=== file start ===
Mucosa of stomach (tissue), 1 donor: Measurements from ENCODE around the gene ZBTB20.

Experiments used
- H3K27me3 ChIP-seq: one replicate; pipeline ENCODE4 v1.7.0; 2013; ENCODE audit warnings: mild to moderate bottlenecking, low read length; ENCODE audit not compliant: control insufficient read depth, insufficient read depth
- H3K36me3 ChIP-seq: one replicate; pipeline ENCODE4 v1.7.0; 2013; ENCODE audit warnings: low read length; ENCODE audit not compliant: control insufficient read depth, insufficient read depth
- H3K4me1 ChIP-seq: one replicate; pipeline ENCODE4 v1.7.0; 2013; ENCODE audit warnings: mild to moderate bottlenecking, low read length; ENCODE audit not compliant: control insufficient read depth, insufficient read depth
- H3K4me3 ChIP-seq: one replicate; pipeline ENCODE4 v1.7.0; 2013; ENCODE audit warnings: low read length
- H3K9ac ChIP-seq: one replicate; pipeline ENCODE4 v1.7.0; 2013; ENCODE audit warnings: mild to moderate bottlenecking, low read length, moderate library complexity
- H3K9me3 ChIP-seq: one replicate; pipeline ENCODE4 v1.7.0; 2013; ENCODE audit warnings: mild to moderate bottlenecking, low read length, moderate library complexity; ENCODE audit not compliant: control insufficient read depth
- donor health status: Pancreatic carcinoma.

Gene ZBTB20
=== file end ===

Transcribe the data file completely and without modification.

Mucosa of stomach (tissue), 1 donor: Measurements from ENCODE around the gene ZBTB20.

Experiments used
- H3K27me3 ChIP-seq: one replicate; pipeline ENCODE4 v1.7.0; 2013; ENCODE audit warnings: mild to moderate bottlenecking, low read length; ENCODE audit not compliant: control insufficient read depth, insufficient read depth
- H3K36me3 ChIP-seq: one replicate; pipeline ENCODE4 v1.7.0; 2013; ENCODE audit warnings: low read length; ENCODE audit not compliant: control insufficient read depth, insufficient read depth
- H3K4me1 ChIP-seq: one replicate; pipeline ENCODE4 v1.7.0; 2013; ENCODE audit warnings: mild to moderate bottlenecking, low read length; ENCODE audit not compliant: control insufficient read depth, insufficient read depth
- H3K4me3 ChIP-seq: one replicate; pipeline ENCODE4 v1.7.0; 2013; ENCODE audit warnings: low read length
- H3K9ac ChIP-seq: one replicate; pipeline ENCODE4 v1.7.0; 2013; ENCODE audit warnings: mild to moderate bottlenecking, low read length, moderate library complexity
- H3K9me3 ChIP-seq: one replicate; pipeline ENCODE4 v1.7.0; 2013; ENCODE audit warnings: mild to moderate bottlenecking, low read length, moderate library complexity; ENCODE audit not compliant: control insufficient read depth
- donor health status: Pancreatic carcinoma.

Gene ZBTB20